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Essays in time series econometrics and international finance Kang, Da (Natasha)

Abstract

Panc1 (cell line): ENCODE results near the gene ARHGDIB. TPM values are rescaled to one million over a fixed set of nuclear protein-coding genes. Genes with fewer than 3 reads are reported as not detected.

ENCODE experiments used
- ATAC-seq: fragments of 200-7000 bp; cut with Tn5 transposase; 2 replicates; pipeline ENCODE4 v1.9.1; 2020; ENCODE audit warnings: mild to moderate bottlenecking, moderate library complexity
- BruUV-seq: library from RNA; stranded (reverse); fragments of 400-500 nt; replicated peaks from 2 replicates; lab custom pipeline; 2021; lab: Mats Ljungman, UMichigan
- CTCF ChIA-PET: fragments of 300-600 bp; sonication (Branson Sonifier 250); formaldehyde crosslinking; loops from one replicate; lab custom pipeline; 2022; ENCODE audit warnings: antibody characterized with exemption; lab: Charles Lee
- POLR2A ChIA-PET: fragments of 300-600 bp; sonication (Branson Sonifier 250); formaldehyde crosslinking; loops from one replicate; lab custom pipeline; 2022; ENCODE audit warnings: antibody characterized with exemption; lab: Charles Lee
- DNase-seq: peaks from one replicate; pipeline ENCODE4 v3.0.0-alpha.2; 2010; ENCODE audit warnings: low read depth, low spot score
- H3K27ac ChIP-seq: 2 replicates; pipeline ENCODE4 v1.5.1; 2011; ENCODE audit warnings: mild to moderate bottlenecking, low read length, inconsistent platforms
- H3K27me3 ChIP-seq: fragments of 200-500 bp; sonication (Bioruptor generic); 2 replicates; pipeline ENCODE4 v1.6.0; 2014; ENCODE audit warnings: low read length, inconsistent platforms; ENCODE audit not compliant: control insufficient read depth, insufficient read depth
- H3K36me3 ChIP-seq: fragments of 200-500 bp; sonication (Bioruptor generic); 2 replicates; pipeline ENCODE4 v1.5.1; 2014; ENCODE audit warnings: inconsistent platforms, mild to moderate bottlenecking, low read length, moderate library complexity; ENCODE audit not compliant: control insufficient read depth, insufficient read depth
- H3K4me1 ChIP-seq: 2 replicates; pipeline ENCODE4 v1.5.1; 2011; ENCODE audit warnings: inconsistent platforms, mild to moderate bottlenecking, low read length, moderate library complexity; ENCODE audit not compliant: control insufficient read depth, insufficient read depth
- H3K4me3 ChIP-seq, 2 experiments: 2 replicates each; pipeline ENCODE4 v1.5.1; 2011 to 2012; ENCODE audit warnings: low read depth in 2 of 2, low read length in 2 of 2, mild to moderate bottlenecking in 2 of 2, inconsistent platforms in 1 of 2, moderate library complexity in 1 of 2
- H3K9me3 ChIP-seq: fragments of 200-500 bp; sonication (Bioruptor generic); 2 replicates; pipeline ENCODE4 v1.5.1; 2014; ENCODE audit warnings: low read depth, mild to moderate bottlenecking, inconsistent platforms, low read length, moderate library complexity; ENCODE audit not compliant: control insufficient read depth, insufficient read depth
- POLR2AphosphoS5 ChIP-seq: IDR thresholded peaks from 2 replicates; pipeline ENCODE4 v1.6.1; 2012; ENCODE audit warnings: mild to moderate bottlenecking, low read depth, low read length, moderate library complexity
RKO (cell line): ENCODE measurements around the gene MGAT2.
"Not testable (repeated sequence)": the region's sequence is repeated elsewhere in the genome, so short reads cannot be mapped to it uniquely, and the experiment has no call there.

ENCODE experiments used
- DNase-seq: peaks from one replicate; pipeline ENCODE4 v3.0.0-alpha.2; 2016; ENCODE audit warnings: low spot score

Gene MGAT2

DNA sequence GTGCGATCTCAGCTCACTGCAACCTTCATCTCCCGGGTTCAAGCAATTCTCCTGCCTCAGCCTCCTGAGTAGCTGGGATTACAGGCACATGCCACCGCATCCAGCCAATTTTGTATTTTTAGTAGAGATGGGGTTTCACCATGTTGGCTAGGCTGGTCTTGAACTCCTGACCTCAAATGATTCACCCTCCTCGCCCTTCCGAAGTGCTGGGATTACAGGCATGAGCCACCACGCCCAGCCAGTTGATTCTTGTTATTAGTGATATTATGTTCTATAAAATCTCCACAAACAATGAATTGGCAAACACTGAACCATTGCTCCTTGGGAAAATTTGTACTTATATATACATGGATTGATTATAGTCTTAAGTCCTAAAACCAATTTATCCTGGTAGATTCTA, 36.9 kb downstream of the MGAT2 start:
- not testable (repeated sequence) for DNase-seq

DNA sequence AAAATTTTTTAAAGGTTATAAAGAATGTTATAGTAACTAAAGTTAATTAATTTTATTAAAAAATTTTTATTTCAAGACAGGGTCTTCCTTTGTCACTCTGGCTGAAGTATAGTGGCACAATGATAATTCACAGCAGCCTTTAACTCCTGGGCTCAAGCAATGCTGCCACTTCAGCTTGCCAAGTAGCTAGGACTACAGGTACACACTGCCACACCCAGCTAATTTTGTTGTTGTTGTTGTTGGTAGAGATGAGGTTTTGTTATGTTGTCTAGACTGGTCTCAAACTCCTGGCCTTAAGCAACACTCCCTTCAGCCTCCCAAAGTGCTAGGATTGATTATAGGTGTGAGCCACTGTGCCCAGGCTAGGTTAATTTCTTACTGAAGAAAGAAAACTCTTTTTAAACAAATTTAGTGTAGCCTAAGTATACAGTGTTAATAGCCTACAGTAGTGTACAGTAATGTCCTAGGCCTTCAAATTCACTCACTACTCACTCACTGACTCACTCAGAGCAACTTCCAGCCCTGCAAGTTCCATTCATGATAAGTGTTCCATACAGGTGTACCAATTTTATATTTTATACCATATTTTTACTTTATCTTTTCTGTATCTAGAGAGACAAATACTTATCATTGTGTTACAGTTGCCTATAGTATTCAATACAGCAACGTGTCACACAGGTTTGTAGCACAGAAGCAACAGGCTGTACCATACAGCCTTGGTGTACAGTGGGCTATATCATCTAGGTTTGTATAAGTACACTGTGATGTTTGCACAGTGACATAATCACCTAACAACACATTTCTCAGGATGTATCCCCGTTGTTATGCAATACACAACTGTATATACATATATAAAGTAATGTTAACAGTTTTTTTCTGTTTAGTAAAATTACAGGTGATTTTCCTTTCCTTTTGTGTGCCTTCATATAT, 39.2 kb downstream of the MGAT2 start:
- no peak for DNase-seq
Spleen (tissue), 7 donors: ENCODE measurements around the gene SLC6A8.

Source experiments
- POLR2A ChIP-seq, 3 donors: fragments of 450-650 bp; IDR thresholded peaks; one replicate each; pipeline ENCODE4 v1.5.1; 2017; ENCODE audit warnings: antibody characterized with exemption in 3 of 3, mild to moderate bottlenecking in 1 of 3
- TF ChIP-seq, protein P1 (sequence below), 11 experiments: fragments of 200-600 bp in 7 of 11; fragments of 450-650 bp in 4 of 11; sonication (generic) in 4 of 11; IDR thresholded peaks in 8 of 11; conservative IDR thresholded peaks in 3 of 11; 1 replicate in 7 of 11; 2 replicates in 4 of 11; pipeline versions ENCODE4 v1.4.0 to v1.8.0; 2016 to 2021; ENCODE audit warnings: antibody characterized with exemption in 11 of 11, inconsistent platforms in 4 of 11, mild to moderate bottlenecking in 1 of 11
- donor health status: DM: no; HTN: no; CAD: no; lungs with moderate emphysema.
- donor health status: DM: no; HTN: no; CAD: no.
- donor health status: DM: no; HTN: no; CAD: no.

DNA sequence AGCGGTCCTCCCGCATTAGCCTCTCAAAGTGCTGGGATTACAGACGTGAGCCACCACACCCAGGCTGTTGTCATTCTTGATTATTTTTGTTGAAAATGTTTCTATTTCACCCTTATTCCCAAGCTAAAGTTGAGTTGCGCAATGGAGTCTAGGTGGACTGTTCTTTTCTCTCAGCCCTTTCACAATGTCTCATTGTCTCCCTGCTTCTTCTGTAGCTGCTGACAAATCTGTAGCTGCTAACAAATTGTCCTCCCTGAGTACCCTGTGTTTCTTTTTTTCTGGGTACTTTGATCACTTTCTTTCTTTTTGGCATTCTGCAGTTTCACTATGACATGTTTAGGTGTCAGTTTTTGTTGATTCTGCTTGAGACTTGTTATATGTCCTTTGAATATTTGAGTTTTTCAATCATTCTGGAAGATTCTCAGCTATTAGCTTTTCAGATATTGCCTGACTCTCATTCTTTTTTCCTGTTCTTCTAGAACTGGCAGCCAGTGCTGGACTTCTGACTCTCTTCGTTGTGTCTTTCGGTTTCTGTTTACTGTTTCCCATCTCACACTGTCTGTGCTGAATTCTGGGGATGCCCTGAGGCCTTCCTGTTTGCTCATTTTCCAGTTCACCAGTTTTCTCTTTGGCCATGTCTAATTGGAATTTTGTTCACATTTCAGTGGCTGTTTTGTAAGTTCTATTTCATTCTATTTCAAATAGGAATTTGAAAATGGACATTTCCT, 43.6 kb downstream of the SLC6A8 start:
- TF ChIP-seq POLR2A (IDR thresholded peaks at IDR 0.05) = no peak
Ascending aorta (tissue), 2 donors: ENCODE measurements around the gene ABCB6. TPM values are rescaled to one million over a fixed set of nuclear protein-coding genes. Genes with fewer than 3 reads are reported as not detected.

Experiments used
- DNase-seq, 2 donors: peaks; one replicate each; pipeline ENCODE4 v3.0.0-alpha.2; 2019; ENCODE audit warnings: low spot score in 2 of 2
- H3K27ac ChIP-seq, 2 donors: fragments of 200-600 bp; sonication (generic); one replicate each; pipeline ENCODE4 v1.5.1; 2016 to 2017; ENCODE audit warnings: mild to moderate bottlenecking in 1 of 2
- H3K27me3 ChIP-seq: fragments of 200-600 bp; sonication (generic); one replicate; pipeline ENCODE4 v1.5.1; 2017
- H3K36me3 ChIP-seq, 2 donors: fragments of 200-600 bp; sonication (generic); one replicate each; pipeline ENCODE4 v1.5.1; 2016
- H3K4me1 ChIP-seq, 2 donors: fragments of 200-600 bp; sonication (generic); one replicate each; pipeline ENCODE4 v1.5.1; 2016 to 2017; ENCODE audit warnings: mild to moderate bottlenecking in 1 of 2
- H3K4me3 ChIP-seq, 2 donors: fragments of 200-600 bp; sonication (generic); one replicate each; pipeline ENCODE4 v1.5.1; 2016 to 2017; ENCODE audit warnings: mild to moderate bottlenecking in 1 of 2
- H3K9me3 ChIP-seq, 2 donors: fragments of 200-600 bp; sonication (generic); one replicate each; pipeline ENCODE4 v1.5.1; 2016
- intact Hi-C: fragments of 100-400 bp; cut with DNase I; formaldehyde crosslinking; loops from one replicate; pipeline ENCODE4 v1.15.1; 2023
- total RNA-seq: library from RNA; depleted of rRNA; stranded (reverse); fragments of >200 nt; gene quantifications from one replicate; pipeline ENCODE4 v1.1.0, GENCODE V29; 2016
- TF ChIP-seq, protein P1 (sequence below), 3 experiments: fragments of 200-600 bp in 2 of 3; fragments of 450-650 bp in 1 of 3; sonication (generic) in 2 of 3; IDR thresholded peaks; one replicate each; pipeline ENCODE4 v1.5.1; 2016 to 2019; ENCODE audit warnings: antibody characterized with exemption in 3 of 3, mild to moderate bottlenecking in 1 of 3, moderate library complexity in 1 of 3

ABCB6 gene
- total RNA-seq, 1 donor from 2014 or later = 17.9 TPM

Chapter 1 develops a new econometric framework to model persistent and low-frequency stochastic cycles (referred to as "long cycles") in the data. Existing inferential procedures based on the conventional asymptotic theory may produce misleading results in presence of such cycles. This work provides a new asymptotic theory for statistical inference on long-cycle data. The proposed procedure can be used to rule out cyclical dynamics in the data and to test for the periodicity of cycles. Chapter 2 examines the cyclical properties of business and financial cycles in the U.S. Using the methodology developed in Chapter 1, it provides a set of new empirical results on the cyclical dynamics of macro and financial aggregates. Results from this chapter find evidence of stochastic cycles in key business cycle indicators, as well as in credits to non-financial corporations and households. Moreover, the credit cycle operates at a lower frequency and has more prominent and persistent oscillations. In contrast, fluctuations in the asset market variables related to risk and uncertainty do not exhibit any cyclical dynamics. Chapter 3 studies the relationship between industrial structure of economies and their international portfolio composition. Using U.S industry-level data, it uncovers a new empirical fact: industries with higher capital intensity tend to exhibit lower degrees of equity home bias. This empirical pattern is rationalized in a two-sector and two-country framework with incomplete asset markets. This work contributes to the literature by adding two novel channels affecting international portfolio choices: (i) differences in capital intensity and productivity processes across sectors, which have opposite effects on international portfolio diversification; (ii) differences in capital intensity across sectors, which affect the strength of the demand for domestic equities to hedge fluctuations in non-tradable risk.

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